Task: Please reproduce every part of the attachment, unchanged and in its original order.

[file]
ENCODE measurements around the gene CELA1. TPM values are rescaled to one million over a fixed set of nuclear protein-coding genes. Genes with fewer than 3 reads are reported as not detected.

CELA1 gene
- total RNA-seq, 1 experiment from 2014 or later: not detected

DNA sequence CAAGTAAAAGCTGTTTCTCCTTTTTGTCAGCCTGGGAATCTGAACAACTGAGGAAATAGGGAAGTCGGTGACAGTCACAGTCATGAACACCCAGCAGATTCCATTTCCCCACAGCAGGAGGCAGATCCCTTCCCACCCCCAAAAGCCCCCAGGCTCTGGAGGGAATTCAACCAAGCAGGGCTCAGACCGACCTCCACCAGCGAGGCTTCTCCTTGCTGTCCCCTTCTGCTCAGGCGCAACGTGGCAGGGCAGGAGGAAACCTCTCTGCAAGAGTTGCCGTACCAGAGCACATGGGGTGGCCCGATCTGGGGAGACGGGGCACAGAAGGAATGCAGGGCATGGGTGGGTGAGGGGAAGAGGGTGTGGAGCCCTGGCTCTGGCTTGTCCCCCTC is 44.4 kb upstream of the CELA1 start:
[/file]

ENCODE measurements around the gene CELA1. TPM values are rescaled to one million over a fixed set of nuclear protein-coding genes. Genes with fewer than 3 reads are reported as not detected.

CELA1 gene
- total RNA-seq, 1 experiment from 2014 or later: not detected

DNA sequence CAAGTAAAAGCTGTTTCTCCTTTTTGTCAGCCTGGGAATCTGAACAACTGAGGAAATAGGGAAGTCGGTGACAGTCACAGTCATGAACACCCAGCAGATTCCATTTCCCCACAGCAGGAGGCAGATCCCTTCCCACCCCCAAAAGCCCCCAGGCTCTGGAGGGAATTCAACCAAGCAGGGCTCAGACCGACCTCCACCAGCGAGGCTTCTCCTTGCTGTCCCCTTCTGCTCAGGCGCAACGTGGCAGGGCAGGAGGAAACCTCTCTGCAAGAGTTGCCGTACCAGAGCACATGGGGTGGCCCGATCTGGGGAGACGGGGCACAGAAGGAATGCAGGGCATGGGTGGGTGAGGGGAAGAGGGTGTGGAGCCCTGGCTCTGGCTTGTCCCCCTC is 44.4 kb upstream of the CELA1 start: